If you don’t know the basics of what makes Beyonce…well, Beyonce, then you may have found yourself a little lost while watching her HBO documentary,Â Life is But a Dream last night. Â Her directorial debut was better than I expected and left me wanting more. Â But not necessarily in a good way. Â Then again, that might have been her intention.
“The harder my father pushed, the stronger I became.”
Each chapter of her life was marked by a musical performance of some kind, a few real-time clips of whatever was going on at that point in time, followed by Beyonce sitting on a couch and analyzing each of those chapters to a nameless, faceless interviewer. Â To be honest, the least interesting parts of the documentary were the parts where she was singing, with the exception of a clip of her singing a song she wrote immediately after her miscarriage, which was heart-wrenching. Â Needless to say she is a phenomenal performer and one of the best entertainers out there right now. Â She busts her ass and belts her heart out and gives 100% because she knows that she owes it to her fans, and her documentary shows that.
“People don’t listen to albums anymore. Â People don’t listen to an entire body of work anymore.”
What she doesn’t owe us, however, is her life. Â Which is why I kind of understand the reasoning behindÂ Life is But a Dream‘s fleeting glimpses into some of the most defining moments of her life. Â I can only imagine that while she wants people to know her a little better — the make-up free Beyonce who talks to her computer as a form of therapy, not her on-stage alter ego — she has every right to keep her most personal, sacred moments to herself.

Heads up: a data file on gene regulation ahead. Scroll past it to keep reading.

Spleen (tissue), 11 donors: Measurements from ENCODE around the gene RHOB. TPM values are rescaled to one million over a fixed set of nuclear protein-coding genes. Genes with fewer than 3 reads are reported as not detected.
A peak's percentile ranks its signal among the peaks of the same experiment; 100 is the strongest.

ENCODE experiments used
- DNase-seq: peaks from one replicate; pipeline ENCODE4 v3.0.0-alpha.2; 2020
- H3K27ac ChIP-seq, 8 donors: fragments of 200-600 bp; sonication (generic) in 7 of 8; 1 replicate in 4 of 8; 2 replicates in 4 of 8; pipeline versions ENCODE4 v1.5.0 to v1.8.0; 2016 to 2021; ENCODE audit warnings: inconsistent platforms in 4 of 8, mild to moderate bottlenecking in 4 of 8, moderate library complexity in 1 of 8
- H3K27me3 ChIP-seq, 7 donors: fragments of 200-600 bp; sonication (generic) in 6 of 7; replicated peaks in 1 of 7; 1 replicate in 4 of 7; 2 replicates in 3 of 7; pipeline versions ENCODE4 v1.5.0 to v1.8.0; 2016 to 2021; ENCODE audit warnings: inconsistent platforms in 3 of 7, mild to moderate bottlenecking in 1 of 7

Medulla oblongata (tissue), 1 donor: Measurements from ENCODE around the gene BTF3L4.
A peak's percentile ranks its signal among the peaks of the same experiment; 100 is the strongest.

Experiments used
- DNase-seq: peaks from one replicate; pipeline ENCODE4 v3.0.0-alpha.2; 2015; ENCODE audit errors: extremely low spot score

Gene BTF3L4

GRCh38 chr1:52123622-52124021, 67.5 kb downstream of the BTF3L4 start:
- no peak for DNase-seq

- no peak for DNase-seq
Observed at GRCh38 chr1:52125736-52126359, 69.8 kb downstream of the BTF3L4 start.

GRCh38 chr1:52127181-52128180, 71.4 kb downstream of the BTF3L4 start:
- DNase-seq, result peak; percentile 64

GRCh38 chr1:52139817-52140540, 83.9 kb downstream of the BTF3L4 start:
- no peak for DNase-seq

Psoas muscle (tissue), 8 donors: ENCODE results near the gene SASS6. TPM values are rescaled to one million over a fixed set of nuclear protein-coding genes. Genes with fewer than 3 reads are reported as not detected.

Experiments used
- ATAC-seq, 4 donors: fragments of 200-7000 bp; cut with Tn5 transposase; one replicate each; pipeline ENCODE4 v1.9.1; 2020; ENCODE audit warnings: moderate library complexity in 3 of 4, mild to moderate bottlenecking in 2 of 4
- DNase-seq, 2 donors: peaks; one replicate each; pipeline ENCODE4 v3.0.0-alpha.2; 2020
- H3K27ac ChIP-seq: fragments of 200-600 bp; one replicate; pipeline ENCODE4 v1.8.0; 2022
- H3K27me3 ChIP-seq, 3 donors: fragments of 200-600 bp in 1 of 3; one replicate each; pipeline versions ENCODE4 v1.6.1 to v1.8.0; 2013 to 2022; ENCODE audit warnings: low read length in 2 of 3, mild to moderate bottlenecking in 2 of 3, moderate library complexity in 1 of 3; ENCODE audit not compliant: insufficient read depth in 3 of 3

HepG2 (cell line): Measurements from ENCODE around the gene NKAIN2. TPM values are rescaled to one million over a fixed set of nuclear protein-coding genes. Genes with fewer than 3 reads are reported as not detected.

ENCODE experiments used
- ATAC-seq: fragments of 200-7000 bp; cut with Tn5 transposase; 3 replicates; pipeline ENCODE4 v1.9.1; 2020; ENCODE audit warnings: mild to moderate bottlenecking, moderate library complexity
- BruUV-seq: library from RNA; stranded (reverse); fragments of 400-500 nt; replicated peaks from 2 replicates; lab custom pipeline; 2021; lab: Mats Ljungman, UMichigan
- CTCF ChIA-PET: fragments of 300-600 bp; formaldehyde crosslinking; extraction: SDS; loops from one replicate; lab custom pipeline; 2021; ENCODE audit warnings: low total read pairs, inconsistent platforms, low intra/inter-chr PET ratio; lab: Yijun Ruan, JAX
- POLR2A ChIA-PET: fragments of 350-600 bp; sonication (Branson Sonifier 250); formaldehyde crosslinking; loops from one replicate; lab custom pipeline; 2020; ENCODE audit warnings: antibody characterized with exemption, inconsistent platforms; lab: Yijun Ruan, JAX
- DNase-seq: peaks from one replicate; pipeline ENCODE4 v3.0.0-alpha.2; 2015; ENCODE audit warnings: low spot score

“Sometimes I want to stop pretending I have it all together.”
That being said, I would have liked a little more. It kind of ceases being a documentary when it’s not so much documenting actual events, but more just playing out like a video scrapbook instead. Â There were bits and pieces everywhere, but if you didn’t know the story before you opened the book, you might not have known how to piece it together. Â Jay-Z didn’t have much of a speaking role, although there is no denying that those two are dangerously in lurve… see what I did there? They’re adorable together, and their love is a lot deeper than you’d expect two such famous people to have. Â Especially in such a narcissistic business.
Whatever her process was going into this documentary, there were definitely things about it that worked. Â It humanized her. Â It made me feel guilty for ever thinking she might have hired a surrogate, and even though she probably should have been enraged that so many people talked shit on her for it for such a long time, she kind of understood:
“It’s crazy to me. Â But there are some crazy celebrities out there, so I guess they give us a bad rap.” Â
She’s absolutely right. I wouldn’t have this job if I didn’t find the lives of celebrities fascinating. Â But what I wish (most) of the Hollywood crowd realized and accepted is that we’re so desensitized to celebrities because they try so hard to make their lives seem a certain way solely for our benefit. Â It’s push-and-pull that way.
There was no stand-out moment, no big reveal of a major life event we didn’t already have a clue about. Â But there were plenty of real and interesting moments that madeÂ Life is But a DreamÂ worth tuning in for: her strong feelings on equality for women, for instance. Your opinion of her might change after watching, or it might not. Â Either way, there’s something to be said for a beautiful woman who keeps your attention for an hour and half with her words.
(Lead Photo: WENN)